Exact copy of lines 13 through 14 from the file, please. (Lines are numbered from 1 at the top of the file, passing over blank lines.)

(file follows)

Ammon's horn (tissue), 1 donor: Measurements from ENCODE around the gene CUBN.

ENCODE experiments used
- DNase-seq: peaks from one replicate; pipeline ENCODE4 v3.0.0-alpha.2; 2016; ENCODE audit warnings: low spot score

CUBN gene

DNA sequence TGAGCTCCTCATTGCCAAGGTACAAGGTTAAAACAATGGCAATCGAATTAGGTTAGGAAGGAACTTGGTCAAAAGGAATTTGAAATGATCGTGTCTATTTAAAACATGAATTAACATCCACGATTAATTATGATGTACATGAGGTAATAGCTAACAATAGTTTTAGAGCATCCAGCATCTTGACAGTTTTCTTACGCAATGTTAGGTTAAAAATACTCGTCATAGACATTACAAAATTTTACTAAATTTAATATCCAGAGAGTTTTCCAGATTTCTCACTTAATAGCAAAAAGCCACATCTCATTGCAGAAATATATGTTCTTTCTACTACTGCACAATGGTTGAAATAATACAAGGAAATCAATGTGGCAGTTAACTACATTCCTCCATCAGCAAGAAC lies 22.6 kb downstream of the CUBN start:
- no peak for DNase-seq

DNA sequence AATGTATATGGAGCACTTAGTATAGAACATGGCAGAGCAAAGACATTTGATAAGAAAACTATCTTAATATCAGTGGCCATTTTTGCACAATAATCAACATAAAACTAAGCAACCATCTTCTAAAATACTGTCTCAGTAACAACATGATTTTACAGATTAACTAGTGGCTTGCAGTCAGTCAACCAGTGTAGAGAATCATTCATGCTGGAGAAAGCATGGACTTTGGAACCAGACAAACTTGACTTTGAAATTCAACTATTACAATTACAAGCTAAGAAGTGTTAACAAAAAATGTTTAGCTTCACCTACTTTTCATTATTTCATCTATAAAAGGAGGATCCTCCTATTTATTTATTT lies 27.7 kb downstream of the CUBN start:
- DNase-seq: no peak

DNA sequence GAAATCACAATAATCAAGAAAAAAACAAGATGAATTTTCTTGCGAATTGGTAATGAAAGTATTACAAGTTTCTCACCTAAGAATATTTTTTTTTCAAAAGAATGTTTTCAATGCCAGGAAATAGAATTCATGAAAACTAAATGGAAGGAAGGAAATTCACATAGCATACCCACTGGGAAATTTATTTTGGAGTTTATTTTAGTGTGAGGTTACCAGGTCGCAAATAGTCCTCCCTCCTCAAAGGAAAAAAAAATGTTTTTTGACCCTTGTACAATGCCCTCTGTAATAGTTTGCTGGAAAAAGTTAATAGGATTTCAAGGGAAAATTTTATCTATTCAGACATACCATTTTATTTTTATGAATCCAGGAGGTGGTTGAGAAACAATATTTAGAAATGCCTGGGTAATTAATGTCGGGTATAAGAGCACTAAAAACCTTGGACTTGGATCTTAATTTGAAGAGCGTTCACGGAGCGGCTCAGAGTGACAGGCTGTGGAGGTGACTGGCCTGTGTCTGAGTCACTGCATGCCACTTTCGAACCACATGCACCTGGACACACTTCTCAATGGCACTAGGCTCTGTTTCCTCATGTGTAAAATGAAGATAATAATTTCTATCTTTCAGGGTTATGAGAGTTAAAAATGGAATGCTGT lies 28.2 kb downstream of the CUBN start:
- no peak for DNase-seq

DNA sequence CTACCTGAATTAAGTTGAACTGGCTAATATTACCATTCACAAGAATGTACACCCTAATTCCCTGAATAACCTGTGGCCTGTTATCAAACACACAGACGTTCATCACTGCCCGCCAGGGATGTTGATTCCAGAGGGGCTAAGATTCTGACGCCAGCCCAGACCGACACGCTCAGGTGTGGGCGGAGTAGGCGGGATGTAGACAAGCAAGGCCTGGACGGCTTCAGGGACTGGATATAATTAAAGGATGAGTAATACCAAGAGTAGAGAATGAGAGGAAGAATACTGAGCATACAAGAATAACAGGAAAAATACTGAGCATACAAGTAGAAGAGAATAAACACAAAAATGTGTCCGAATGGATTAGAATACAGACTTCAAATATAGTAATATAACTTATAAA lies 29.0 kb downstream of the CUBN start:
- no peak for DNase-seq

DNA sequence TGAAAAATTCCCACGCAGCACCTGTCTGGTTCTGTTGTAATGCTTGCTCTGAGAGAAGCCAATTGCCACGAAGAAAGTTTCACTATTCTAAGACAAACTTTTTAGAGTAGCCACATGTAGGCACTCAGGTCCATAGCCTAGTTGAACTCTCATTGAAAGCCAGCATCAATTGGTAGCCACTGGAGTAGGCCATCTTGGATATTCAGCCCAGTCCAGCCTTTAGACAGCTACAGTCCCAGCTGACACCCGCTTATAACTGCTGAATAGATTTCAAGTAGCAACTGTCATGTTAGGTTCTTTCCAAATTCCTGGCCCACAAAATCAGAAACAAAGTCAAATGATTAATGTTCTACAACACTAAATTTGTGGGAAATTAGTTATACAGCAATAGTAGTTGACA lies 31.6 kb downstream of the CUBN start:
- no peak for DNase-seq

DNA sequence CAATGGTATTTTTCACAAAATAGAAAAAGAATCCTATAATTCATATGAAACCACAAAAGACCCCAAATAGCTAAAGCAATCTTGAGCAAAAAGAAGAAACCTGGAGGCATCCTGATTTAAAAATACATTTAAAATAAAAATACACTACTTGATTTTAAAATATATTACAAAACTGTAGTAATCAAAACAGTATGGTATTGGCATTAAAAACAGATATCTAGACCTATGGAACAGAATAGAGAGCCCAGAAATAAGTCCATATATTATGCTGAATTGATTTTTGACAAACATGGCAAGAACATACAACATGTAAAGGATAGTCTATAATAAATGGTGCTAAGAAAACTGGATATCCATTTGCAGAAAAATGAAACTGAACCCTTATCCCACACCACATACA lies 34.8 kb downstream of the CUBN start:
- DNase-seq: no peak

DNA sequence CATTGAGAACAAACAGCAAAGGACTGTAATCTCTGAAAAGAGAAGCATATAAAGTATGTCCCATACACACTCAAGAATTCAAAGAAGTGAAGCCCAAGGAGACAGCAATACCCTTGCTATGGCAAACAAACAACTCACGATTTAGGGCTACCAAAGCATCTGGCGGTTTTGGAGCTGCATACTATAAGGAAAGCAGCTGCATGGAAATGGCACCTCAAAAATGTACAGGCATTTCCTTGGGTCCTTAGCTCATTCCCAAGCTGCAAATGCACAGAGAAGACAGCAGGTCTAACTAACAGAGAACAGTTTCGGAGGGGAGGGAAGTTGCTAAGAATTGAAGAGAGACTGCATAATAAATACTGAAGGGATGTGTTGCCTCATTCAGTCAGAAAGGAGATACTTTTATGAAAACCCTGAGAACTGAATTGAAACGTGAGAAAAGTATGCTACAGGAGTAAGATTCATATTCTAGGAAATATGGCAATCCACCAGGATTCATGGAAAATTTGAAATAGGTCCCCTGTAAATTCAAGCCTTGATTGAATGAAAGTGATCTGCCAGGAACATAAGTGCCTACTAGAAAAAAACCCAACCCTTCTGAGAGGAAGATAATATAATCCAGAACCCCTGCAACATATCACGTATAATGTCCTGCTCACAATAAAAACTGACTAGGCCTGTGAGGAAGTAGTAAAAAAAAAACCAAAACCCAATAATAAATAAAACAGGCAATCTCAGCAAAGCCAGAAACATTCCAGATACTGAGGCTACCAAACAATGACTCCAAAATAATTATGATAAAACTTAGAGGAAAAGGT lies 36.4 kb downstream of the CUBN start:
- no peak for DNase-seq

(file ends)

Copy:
DNA sequence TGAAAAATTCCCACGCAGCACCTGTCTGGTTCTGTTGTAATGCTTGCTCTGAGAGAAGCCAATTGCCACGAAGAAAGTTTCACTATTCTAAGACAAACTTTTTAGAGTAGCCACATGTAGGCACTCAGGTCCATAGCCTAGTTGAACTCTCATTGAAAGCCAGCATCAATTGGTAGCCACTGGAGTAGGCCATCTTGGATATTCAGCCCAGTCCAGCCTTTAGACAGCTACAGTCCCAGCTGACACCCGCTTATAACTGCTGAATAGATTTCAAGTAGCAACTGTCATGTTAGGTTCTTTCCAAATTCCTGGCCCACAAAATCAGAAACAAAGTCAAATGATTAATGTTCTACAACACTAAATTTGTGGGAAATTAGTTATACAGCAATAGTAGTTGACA lies 31.6 kb downstream of the CUBN start:
- no peak for DNase-seq